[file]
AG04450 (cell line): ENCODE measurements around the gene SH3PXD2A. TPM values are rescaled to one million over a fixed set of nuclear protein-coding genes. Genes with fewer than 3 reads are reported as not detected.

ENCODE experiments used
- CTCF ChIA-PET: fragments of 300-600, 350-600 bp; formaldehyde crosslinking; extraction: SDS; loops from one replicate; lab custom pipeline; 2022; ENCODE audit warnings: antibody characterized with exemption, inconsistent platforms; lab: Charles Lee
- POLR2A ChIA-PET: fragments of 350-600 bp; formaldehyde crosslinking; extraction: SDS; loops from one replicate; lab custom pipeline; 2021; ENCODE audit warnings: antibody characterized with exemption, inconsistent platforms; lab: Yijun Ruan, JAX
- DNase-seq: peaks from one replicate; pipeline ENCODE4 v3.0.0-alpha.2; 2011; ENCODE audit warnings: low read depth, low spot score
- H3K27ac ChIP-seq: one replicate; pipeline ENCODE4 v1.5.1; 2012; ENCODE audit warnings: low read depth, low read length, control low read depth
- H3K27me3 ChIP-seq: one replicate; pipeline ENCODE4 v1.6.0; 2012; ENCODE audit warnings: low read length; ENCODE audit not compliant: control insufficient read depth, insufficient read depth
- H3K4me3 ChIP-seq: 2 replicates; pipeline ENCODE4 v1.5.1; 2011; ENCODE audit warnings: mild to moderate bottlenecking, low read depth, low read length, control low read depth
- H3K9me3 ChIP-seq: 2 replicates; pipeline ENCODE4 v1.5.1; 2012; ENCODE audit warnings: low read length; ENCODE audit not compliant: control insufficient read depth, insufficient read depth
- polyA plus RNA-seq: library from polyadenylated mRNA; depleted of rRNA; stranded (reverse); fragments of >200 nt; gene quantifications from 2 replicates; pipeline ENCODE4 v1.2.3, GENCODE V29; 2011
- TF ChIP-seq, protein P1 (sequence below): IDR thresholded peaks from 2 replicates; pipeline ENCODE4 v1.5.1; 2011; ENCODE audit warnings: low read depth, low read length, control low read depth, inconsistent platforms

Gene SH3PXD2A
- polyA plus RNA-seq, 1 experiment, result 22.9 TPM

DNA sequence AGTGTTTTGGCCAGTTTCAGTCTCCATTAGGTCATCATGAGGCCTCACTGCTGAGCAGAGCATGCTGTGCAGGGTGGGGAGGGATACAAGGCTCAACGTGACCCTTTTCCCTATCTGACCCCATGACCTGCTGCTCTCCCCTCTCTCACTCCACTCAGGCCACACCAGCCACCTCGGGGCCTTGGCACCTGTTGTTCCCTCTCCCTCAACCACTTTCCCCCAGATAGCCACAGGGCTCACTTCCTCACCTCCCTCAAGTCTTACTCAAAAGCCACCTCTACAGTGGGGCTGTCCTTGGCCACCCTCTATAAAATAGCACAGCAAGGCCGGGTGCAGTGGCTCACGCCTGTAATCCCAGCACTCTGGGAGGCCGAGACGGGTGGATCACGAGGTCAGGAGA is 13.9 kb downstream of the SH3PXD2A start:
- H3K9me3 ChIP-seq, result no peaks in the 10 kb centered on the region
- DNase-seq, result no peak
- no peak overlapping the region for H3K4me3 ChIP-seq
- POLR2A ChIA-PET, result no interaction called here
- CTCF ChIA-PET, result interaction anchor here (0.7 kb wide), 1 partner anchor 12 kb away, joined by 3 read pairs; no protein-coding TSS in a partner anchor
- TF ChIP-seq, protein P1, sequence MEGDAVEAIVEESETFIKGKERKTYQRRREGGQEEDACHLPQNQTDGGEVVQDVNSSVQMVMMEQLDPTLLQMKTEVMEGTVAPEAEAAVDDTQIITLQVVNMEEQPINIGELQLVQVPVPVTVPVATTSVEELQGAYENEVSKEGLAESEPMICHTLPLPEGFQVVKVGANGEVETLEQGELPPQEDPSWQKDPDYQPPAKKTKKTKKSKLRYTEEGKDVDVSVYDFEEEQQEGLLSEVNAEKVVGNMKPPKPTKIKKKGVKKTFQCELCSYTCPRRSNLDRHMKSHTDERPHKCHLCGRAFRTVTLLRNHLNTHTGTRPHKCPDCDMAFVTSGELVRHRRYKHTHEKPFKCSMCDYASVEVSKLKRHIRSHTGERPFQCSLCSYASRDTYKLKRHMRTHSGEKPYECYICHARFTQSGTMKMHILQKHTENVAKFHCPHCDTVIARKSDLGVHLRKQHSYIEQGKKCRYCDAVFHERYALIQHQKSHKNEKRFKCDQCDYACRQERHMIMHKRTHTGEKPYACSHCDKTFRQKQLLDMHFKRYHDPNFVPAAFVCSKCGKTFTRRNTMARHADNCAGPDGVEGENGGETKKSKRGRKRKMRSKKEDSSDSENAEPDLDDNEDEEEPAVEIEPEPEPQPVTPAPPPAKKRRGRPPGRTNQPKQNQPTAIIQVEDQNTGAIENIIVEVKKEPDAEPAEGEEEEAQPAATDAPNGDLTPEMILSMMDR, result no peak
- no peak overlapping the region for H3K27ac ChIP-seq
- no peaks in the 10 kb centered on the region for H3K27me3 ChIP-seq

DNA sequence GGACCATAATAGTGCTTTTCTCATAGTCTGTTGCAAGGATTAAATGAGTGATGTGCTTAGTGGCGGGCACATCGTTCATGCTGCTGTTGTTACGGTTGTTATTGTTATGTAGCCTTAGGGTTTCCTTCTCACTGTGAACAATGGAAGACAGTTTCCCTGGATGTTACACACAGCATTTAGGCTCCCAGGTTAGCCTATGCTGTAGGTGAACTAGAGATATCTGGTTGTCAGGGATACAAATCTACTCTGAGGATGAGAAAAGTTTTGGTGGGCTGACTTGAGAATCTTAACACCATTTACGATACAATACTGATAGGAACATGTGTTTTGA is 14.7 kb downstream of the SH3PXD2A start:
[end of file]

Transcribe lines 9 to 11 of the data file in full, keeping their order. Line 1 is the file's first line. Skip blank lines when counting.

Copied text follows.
- H3K9me3 ChIP-seq: 2 replicates; pipeline ENCODE4 v1.5.1; 2012; ENCODE audit warnings: low read length; ENCODE audit not compliant: control insufficient read depth, insufficient read depth
- polyA plus RNA-seq: library from polyadenylated mRNA; depleted of rRNA; stranded (reverse); fragments of >200 nt; gene quantifications from 2 replicates; pipeline ENCODE4 v1.2.3, GENCODE V29; 2011
- TF ChIP-seq, protein P1 (sequence below): IDR thresholded peaks from 2 replicates; pipeline ENCODE4 v1.5.1; 2011; ENCODE audit warnings: low read depth, low read length, control low read depth, inconsistent platforms